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Fungaceæ

The Fungus Tribe

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Fungaceæ
Fungaceæ

Key characteristics

Plants composed of cellules, or filaments, or both, increasing in size inwardly, the outside not changing; growing chiefly on decayed animal or vegetable substances; of short duration. The fructification consists of spores attached externally and often in definite numbers to the cellular tissue, or placed on projections like stalks, or enclosed in membranous bags: other bodies appear to be similar to anthers. The most simple form of Fungus is composed of small jointed filaments, with cellules placed end to end, such as mould or mildew; spores are contained in each cell, or are collected in terminal joints. The spores germinate readily, and the young plants grow with excessive rapidity and force of development.

This Tibe has affinity with Lichens and Sea-weeds; but differs from the former in not containing germs full of green matter,—from the latter in possessing no spontaneous motion in th reproductive particles,—and from both in deriving nourishment from the substance on which they grow.

These plants contain abundant nitrogen, absorb oxygen, and exhale carbonic acid. Some are wholesome, others poisonous.

This lowly Tibe, approaching the verge of vegetable life, of extremely simple structure and fugitive existence, possesses nevertheless considerable interest, not only from the varied forms of the plants it comprises, but from the important part they perform in the transformation of vegetable matter. Many grow on dead or decaying animal or vegetable substances, which they speedily help to disintegrate, thus causing a rapid conversion to earth or mould, reducing what was become injurious to the living to a fresh source of support and sustenance for the future. In low damp situations, the islands of the Bay of Rio Janeiro, plants of all kinds spring forth, grow and decay, with wonderful rapidity; when a large tree is felled, the stem speedily becomes a fine earth, the process being hastened by the growth of countless fungi, which are developed as soon as decay commences.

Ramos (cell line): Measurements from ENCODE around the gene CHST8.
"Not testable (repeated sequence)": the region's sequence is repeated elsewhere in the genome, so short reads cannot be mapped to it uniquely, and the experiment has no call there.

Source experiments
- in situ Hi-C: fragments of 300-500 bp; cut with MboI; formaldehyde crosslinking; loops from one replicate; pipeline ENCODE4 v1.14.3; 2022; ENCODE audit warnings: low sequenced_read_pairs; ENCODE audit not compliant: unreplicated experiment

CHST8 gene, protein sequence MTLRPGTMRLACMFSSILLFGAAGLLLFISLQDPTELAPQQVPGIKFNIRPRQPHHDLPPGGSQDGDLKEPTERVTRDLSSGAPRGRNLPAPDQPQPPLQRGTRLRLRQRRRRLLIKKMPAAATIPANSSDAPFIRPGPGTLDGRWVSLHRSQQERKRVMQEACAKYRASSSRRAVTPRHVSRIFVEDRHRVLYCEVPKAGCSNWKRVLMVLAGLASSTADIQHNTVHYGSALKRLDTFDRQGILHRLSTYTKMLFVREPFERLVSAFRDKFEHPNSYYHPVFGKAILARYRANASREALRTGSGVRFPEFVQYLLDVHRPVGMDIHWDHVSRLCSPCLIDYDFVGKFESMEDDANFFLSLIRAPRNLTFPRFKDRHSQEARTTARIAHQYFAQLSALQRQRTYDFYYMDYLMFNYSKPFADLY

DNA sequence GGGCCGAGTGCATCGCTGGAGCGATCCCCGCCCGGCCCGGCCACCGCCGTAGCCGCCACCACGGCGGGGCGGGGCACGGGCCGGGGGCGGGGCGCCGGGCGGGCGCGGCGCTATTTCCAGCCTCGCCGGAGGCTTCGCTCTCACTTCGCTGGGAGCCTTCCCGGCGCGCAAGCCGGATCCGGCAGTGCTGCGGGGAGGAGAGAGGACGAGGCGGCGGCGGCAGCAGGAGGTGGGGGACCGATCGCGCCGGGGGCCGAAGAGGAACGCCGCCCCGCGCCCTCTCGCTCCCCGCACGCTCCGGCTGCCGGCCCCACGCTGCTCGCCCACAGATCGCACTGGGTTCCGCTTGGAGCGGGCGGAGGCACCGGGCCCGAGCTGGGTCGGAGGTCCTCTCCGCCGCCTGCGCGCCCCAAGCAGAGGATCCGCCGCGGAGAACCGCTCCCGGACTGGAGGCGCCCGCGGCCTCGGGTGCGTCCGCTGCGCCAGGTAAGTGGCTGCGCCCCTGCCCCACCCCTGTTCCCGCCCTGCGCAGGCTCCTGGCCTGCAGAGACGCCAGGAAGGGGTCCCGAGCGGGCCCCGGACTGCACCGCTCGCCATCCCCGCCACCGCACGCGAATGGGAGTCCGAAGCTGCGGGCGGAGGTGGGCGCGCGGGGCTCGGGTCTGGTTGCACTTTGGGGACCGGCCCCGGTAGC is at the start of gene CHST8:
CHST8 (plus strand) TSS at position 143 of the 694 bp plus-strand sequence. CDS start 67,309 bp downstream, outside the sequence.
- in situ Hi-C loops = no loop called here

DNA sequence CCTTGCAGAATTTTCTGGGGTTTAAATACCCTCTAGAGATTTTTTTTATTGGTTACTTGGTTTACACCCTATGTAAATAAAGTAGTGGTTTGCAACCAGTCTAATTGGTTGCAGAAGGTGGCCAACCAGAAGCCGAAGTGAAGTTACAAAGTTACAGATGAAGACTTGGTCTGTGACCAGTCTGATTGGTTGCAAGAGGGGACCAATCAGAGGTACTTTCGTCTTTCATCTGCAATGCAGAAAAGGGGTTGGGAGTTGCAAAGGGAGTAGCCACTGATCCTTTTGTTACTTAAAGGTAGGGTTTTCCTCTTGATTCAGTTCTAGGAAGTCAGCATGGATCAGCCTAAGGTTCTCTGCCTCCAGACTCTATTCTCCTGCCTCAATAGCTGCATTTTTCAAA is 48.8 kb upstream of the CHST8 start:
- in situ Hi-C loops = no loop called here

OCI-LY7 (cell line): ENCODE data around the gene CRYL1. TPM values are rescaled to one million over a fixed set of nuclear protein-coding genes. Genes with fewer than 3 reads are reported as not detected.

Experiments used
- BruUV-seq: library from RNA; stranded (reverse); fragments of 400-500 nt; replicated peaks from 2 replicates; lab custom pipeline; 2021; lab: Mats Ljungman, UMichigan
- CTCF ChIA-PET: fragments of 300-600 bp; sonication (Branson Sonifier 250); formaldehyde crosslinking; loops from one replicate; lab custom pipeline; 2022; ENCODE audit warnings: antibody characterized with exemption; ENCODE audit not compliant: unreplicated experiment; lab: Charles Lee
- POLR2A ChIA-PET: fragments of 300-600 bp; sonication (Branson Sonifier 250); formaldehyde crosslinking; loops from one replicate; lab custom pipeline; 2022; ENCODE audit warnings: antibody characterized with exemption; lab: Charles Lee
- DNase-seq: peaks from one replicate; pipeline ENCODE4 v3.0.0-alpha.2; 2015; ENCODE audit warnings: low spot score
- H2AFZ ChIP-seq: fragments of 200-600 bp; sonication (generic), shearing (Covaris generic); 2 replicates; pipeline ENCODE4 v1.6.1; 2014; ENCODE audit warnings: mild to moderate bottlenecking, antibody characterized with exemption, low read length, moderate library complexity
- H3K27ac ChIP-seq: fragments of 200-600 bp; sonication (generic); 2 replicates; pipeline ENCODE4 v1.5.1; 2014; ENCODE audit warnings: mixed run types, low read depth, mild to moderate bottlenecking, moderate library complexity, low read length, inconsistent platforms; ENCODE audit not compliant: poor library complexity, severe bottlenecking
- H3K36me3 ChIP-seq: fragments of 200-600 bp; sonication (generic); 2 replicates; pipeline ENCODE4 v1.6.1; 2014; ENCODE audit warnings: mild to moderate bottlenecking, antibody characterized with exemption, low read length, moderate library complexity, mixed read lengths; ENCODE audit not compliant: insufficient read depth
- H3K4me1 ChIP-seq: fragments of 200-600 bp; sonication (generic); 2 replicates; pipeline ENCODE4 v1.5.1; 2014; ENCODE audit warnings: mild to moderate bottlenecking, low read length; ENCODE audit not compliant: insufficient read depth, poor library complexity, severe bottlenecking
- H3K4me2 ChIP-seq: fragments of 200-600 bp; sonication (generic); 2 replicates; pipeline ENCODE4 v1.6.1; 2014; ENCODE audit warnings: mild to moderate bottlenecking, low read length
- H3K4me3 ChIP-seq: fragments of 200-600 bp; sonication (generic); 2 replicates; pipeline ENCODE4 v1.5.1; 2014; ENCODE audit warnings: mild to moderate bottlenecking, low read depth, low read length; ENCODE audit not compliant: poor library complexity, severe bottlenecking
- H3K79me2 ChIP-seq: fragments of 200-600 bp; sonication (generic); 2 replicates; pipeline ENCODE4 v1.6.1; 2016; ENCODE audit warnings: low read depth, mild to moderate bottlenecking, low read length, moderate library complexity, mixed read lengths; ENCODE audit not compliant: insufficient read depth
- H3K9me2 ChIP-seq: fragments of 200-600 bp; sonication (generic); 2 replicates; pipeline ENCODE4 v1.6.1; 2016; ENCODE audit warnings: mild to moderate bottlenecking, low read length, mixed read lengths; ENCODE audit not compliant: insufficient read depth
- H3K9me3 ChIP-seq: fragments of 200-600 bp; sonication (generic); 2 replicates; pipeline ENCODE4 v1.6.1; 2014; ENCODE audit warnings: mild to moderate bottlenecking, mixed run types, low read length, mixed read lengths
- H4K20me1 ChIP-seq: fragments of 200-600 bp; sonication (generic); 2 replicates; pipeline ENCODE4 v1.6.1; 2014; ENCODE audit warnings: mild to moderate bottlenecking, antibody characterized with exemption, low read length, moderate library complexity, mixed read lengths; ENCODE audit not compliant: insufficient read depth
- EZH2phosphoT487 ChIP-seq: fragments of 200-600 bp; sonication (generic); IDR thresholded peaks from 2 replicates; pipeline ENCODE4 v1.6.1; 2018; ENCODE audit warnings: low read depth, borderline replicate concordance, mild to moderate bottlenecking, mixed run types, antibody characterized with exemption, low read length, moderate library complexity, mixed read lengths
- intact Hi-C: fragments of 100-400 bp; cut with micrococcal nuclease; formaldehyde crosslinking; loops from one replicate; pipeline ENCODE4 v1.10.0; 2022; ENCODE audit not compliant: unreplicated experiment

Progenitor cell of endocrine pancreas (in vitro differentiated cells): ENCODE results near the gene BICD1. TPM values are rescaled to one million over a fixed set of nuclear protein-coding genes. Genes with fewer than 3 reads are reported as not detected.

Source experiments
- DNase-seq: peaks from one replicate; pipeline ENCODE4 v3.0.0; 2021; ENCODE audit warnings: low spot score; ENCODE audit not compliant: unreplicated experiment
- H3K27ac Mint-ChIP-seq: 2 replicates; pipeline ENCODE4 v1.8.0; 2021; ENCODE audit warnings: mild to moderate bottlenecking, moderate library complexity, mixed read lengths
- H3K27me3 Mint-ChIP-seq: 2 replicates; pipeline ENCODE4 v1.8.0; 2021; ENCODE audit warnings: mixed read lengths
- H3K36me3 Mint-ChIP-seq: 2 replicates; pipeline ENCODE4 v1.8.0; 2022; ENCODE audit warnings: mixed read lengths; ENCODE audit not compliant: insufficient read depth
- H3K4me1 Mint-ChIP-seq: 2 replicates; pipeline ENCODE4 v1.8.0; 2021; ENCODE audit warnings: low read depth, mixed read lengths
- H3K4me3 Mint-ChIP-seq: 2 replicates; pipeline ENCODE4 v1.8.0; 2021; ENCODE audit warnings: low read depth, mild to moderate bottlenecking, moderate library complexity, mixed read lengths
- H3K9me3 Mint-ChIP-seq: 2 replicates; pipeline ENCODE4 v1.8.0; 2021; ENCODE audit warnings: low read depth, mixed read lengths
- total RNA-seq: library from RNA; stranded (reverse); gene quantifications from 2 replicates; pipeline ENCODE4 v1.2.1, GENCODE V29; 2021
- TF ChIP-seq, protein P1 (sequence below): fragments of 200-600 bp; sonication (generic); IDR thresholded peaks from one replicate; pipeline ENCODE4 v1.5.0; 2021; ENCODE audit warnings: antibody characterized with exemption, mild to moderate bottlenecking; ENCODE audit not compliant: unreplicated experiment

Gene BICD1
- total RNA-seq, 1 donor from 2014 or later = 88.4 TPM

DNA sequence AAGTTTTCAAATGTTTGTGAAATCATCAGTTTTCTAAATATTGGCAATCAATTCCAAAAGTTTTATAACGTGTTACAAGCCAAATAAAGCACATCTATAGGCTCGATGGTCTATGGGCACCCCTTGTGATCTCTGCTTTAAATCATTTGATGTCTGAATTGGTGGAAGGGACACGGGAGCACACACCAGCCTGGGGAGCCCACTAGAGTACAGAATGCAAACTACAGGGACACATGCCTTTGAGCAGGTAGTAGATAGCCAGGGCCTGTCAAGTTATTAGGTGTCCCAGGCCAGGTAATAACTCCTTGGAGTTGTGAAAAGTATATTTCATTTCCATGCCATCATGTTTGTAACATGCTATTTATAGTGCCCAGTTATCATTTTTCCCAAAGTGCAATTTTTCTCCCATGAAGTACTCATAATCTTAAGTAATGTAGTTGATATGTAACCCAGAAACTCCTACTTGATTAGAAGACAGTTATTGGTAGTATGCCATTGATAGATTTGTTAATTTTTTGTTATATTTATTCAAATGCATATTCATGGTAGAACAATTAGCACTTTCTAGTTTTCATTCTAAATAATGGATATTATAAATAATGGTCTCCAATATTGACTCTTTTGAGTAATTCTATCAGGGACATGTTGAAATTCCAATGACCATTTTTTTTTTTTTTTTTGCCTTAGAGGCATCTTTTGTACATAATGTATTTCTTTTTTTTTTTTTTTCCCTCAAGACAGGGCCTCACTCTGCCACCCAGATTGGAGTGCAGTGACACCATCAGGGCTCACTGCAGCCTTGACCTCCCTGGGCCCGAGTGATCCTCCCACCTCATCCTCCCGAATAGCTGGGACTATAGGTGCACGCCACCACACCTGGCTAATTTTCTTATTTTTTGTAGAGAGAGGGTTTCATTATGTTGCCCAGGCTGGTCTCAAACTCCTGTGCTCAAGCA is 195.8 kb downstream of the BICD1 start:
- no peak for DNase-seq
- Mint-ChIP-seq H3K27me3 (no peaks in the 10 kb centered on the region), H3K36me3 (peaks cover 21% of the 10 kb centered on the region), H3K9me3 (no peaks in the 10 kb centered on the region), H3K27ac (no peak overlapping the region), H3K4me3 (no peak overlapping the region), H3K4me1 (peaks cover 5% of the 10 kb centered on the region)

In the simplest form of this Tribe, the species of mould (10)* and mildew are composed of cells placed end to end; some of the joints separate and reproduce fresh plants; in others, the spores accumulate in the cells, and are dispersed when they break. In the more perfect plants of this class, the masses of cellular tissue assume a determinate figure, the whole central portion being occupied by plates or cells, with spores attached.

Select plants in this order

Not all plants listed are illustrated and not all plants illustrated are listed.

  • The most valuable of these plants as food is Agaricus campestris (1), the Mushroom; the gills are plates containing countless spores. Although this tribe is generally of a dull colour, yet some species are as bright as those of more highly developed plants.
  • Amanita muscaria (2) adorns woods in autumn with its brilliant crimson cap.
  • Agaricus xerampelinus is the most splendid species, of various tints of red and yellow, grows commonly in Italy, and was esteemed a delicacy by the ancient Romans.
  • The cap of Boletus (4) is porous on the lower part, the cells being separable from the cap and each other, each fringed internally with spores.
  • B. sanguineus (5) is not uncommon in woods.
  • Polyporus has no central stem, and the tues are attached to the cap and to each other.